September 17, 2019

Tell Me Something Tuesday: How Do You Handle Writing Reviews for Books that You Didn’t Love?

Tell Me Something Tuesday is a weekly discussion post on Rainy Day Ramblings, where the blog's owner Heidi discusses a wide range of topics from books to blogging. Weigh in and join the conversation by adding your thoughts in the comments. If you want to do your own post, grab the question and answer it on your blog.
Here is what is on deck this week:

HOW DO YOU HANDLE WRITING REVIEWS FOR BOOKS THAT YOU DIDN'T LOVE?

Eh...the shortest answer would be: with care. And respect. Unless we're talking about a problematic book (I mean, a really, INFURIATINGLY problematic book, not one with a questionable thing of two), in which case I'd probably be...not lenient. Thank goodness though, I've managed to dodge such books so far - probably because I'm on a tight book budget, and when I can afford a book haul (always a hundred months later than pub date) I've read so many reviews that all the problematic books of the moment (or of the year LOL) have been exposed πŸ˜‚.

September 10, 2019

Tell Me Something Tuesday: Are There Authors/Books that Everyone Seems to Love but You Don’t?

Tell Me Something Tuesday is a weekly discussion post on Rainy Day Ramblings, where the blog's owner Heidi discusses a wide range of topics from books to blogging. Weigh in and join the conversation by adding your thoughts in the comments. If you want to do your own post, grab the question and answer it on your blog.
Here is what is on deck this week:

ARE THERE AUTHORS/BOOKS THAT EVERYONE SEEMS TO LOVE BUT YOU DON'T?

As anticipated in my previous TMST post, I tweaked the original question a little...well...a lot πŸ˜…. Because it seems like I never tried a popular author or read a popular book only to find myself disappointed with them. Of course, I'm the champion of books no one has ever heard about LOL - so it makes sense. Also, more often than not, hype has the counterproductive effect to turn me away from things designed to be popular. So, I decided to tweak today's question like this:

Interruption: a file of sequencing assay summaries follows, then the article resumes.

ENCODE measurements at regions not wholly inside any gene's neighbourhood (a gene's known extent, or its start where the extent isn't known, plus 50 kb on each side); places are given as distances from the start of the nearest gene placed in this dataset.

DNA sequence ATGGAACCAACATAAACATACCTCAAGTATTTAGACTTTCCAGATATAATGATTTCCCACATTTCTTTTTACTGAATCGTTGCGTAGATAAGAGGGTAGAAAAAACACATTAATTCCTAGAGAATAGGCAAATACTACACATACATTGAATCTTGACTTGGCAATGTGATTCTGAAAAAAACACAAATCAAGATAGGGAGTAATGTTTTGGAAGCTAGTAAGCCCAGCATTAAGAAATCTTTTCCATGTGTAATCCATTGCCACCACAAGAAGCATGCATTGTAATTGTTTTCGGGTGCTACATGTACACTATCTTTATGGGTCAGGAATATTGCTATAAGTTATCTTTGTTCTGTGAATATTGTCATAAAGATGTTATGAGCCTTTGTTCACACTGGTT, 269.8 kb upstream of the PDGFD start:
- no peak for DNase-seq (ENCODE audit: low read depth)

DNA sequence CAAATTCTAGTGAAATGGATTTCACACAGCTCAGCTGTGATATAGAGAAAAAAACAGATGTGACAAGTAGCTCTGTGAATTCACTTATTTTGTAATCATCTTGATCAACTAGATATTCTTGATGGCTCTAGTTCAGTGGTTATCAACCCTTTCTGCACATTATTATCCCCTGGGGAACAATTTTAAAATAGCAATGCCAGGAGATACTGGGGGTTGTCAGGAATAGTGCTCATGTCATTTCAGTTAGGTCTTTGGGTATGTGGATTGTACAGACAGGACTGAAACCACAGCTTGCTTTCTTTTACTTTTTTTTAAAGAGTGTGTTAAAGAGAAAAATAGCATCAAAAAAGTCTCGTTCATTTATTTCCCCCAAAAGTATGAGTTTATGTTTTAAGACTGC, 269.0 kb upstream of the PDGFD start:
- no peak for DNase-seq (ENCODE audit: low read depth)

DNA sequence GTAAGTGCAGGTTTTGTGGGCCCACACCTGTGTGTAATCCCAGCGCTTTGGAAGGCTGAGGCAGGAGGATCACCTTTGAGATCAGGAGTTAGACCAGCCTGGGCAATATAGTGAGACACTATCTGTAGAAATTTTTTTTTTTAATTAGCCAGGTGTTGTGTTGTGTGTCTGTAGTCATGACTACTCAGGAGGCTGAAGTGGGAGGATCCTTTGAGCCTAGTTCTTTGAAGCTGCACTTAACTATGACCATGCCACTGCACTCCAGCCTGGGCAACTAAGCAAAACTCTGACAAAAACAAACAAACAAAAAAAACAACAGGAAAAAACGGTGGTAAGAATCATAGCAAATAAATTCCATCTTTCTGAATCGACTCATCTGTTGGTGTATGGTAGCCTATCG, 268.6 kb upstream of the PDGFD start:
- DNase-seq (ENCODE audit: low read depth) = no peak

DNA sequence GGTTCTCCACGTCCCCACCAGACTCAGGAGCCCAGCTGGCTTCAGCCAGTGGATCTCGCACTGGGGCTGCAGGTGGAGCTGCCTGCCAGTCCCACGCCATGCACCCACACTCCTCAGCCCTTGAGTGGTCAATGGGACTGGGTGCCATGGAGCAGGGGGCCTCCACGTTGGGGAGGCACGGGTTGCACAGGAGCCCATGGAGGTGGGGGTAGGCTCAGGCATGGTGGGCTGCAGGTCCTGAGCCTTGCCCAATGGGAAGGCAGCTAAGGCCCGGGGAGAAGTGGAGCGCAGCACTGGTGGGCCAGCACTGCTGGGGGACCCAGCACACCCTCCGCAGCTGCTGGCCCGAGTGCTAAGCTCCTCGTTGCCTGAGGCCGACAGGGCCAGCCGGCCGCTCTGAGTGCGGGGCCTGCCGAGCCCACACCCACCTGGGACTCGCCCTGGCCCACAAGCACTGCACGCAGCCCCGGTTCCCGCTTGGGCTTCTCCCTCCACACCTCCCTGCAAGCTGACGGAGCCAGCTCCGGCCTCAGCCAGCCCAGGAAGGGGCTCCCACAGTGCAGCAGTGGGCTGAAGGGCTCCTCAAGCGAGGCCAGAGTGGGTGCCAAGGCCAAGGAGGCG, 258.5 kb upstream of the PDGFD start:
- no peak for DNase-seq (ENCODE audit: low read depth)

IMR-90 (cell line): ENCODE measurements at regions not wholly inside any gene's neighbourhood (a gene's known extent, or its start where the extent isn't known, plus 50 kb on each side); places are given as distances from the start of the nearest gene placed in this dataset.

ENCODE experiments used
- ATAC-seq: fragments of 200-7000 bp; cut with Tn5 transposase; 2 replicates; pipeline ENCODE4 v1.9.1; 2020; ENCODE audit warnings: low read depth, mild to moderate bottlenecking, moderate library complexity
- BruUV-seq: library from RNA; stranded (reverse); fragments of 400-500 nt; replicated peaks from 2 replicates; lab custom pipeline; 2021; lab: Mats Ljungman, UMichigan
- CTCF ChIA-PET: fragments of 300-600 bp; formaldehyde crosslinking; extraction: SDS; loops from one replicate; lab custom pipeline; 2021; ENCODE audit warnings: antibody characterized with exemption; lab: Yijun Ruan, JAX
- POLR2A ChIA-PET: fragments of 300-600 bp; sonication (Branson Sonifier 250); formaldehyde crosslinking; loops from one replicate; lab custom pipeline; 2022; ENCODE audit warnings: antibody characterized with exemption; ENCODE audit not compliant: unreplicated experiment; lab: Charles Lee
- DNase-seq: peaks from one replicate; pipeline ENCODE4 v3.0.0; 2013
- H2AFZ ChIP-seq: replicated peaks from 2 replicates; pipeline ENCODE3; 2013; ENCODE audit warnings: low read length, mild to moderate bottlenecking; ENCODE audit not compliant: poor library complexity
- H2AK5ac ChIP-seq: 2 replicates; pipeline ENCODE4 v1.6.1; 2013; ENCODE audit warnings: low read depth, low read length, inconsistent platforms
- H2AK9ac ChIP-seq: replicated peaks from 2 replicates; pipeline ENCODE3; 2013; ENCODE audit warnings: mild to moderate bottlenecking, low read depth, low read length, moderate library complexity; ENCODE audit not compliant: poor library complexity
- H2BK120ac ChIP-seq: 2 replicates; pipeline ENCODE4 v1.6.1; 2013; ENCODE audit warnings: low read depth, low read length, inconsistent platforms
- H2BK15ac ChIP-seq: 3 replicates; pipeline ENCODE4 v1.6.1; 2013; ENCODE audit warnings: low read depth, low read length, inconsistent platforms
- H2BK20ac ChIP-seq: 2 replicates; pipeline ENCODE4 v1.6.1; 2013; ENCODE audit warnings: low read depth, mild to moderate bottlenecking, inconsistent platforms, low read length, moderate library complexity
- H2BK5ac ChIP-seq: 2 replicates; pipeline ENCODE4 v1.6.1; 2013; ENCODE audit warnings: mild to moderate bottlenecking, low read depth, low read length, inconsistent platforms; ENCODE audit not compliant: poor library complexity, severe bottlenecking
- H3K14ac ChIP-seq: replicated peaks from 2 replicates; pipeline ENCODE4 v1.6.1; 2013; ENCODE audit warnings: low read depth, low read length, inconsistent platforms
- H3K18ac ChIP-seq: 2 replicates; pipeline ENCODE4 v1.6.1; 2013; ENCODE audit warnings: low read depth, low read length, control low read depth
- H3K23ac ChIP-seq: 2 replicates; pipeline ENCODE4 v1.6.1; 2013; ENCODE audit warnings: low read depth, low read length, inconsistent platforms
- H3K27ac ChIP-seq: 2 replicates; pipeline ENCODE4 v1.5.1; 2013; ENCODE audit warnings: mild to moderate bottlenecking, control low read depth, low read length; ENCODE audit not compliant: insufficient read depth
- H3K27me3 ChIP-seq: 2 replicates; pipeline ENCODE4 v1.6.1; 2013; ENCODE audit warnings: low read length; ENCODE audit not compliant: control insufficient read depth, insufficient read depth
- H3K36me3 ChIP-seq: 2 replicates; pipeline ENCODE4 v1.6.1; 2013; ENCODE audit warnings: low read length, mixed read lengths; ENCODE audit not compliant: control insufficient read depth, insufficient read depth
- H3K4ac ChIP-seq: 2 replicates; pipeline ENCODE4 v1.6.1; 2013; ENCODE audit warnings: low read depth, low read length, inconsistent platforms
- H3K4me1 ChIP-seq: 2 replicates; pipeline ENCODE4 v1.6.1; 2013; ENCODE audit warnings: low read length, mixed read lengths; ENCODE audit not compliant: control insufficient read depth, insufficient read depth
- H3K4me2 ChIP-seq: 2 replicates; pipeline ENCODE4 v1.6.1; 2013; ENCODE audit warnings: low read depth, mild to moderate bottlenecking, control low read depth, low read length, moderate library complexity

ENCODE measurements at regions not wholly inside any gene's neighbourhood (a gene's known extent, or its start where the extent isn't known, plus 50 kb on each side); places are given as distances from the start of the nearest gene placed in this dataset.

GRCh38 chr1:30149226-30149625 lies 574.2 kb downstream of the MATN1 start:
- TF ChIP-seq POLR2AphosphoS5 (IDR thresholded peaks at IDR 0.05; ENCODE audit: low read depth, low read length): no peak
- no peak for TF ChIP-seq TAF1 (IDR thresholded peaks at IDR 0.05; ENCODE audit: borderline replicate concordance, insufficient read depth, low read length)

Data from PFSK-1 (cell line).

ARE THERE POPULAR GENRES/AUTHORS/BOOKS THAT EVERYBODY SEEMS TO READ BUT DON'T APPEAL TO YOU IN THE SLIGHTEST?

September 04, 2019

Taste the Books: Review Morsels #14 Rin Chupeco, Charles Yu, 'Nathan Burgoine


Intro


Hello beauties!

Welcome again to my own brand of mini reviews! I never thought I'd do minis, until I recapped a few of my long reviews in some digest post in 2014, and then guest-posted some shorties for a blogging event in 2015. And Karen from For What It's Worth started praising my short recs/recaps 😊. Just to be clear,  I'm NOT taking a break from writing long reviews - no such luck LOL. But while I'm making up my mind about a new book I've read, or in case I want to draw attention to some old ones I've already reviewed, I might as well give you the short version πŸ˜‰. Just be warned - this feature will be VERY random! So, here goes...

September 01, 2019

Tooting Your Trumpet #4


Some people toot their own trumpet. I mean to toot yours. On the first Sunday of every month, I'm sharing your posts, your sites, anything interesting I stumble upon during my internet vagrancies. This month on TYT...
  • HOW TO USE TRELLO TO ORGANIZE YOUR BLOG (a post on Kelly's blog Another Book in the Wall)
  • TEEN INFLUENCERS BOOK BLOG DIRECTORY (a database on Kelly's blog - see above)
  • IS THAT A COMPLIMENT? (a discussion post on Sam's blog We Live and Breath Books, where she discusses tagging authors in positive reviews)
  • BLOGGING MISTAKES NOT TO REPEAT (a TMST discussion post on Heid's blog Rainy Day Ramblings)

August 27, 2019

Tell Me Something Tuesday: Why Do You Read Blog Posts?

Tell Me Something Tuesday is a weekly discussion post on Rainy Day Ramblings, where the blog's owner Heidi discusses a wide range of topics from books to blogging. Weigh in and join the conversation by adding your thoughts in the comments. If you want to do your own post, grab the question and answer it on your blog.
Here is what is on deck this week:

WHY DO YOU READ BLOG POSTS?

Well...I was prepared to go above and beyond as usual, but I realised I don't need a ton of words to explain how I feel, so I'll keep it short and sweet this time.